[Numpy-discussion] fixing diag() for matrices

Keith Goodman kwgoodman at gmail.com
Fri Jul 28 08:07:49 CDT 2006


Every time I want to make a diagonal matrix from a vector I have to do
a google search. So I'm with you Sven:

diag(NxN matrix) should return a Nx1 matrix
diag(Nx1 or 1xN matrix) should return a NxN matrix

instead of the current behavior:

diag(NxN matrix) returns an array
diag(Nx1 matrix) returns a 1x1 array

>> x

matrix([[ 0.43298158,  0.84572719],
        [ 0.1391546 ,  0.66412104]])
>> diag(x)
   array([ 0.43298158,  0.66412104])
>> diag(x[:,0])
   array([ 0.43298158])



On 7/28/06, Sven Schreiber <svetosch at gmx.net> wrote:
> Robert Kern schrieb:
> > Sven Schreiber wrote:
> >> That would be fine with me. However, I'd like to point out that after
> >> some bug-squashing currently all numpy functions deal with
> >> numpy-matrices correctly, afaik. The current behavior of numpy.diag
> >> could be viewed as a violation of that principle. (Because if x has
> >> shape (n,1), diag(x) returns only the first entry, which is pretty
> >> stupid for a diag-function operating on a vector.)
> >
> > I don't think so. It's operating exactly as it is documented to. It doesn't do
> > what you want, but it's not supposed to read your mind and guess that you are
> > treating (n,1) and (1,n) arrays as linear algebraic vectors and that you want to
> > form a diagonal matrix from that vector. It handles matrix objects just fine; it
> > does not obey a particular convention that you want to use, though. That's
> > neither broken nor a violation of the principle that most numpy functions should
> > accept matrix objects; it's just not what you want.
>
> Ok, let me get some facts straight:
>
> 1. If you're using numpy-matrices, algebraic vectors are *automatically*
> (n,1) or (1,n). I didn't make it up, and nobody has to read my mind to
> understand that; it's just a *fact* of numpy (and you knew that long
> before I was even aware of numpy's existence ;-).
>
> 2. I never claimed that the documentation of diag is wrong. I'm just
> questioning whether its behavior with vectors represented as
> numpy-matrices (which have shape (n,1) or (1,n) and are therefore always
> 2d in the numpy sense) is really intended, because I currently doubt
> that it's useful for *anyone*. (Of course you can prove me wrong there...)
>
> 3. The cited principle is not (only) about accepting matrices, it's
> about "honoring" them by either preserving their type for the output,
> and of course by doing the equivalent thing as for the equivalent
> numpy-array input. Currently, however, diag() is not providing the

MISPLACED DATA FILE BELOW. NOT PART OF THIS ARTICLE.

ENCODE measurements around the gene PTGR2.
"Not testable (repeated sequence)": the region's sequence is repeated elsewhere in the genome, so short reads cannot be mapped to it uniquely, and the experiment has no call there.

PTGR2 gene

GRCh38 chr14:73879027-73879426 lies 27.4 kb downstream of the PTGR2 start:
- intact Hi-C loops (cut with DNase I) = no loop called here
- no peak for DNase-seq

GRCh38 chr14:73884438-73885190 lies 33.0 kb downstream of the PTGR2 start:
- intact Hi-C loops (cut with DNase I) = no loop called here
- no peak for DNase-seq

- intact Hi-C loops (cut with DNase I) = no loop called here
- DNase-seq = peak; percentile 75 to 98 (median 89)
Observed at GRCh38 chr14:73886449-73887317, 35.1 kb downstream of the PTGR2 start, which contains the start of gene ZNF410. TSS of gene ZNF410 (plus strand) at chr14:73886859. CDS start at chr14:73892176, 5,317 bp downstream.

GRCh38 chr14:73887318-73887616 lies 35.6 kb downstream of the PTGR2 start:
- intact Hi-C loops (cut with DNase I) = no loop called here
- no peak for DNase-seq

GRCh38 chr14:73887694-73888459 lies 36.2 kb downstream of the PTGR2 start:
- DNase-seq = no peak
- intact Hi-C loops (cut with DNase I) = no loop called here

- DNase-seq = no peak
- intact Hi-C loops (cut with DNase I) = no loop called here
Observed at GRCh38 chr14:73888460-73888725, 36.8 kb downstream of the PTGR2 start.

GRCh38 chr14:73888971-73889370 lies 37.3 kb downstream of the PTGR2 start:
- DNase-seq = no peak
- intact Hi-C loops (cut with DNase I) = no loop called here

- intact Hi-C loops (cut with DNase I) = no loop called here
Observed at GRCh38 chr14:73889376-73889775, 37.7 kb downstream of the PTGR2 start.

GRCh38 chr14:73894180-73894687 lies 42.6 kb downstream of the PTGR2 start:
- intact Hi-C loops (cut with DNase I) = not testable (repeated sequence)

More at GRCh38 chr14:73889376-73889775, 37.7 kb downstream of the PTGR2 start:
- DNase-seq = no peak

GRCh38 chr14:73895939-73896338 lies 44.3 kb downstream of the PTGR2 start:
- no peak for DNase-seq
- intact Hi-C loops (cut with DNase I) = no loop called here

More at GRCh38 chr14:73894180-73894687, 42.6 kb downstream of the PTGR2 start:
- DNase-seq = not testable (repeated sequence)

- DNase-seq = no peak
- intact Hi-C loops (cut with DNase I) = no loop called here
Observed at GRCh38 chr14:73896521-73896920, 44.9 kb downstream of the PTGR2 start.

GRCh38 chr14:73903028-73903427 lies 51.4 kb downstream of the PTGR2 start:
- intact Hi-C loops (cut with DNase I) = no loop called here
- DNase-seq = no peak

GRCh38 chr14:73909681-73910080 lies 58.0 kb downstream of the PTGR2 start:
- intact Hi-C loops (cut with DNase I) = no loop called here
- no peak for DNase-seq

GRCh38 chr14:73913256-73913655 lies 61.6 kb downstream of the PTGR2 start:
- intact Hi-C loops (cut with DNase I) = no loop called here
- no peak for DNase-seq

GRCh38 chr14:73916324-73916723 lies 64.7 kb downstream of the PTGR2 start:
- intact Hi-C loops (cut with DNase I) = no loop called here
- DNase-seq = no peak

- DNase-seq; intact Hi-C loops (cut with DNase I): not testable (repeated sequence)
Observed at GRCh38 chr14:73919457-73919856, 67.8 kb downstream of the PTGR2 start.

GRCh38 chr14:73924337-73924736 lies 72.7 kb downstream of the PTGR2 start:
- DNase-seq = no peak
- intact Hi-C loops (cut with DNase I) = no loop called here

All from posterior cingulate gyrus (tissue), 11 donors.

> "vector-to-diagonal-matrix" functionality if you work with
> numpy-matrices (modulo some obvious workarounds). To me, that's a partly
> broken function, and it's *not* handling matrix objects "just fine".
>
>
> >
> > I don't want to introduce a backwards-compatibility-breaking special case to the
> > function. "Special cases aren't special enough to break the rules." Different
> > functionality should go into a different function.
> >
>
> I hope (but somehow doubt...) that I've convinced you that it's actually
> about applying the same logical rule to all input types, not about
> introducing a special case. I agree that in principle backwards
> compatibility could be an issue; however that would mean that people are
> actually using the strange behavior that diag() displays with (n,1) or
> (1,n) matrix-vectors (namely returning only the first element).
>
> Does anybody do that? I doubt it, but of course I can't prove it; does
> anybody on the list know of an example where it's used?
>
> Having said all that in this lengthy message, I don't want to push it
> too far. I believe that the right thing to do would be to fix diag()
> along the lines I suggested. If I haven't managed to convince you and/or
> the other developers, so be it, and I can live with a new
> numpy.matlib.diag() just fine.
>
> In the latter case, may I also suggest that a new numpy.matlib.diag()
> always return a numpy-matrix even when given a numpy-array? Background:
> Currently (and I think it's ok that way) the eig*() functions return the
> eigenvalues in a 1d-array, even for numpy-matrices as inputs. It is
> fairly usual to use a diagonal matrix with the eigenvalues on the
> diagonal in an algebraic formula. That could be achieved with
> n.matlib.diag(n.linalg.eig*(...)[0]) without an enclosing mat() call
> only if n.matlib.diag always returns a numpy-matrix.
>
> Thanks for reading until the end...
> cheers,
> Sven
>
>
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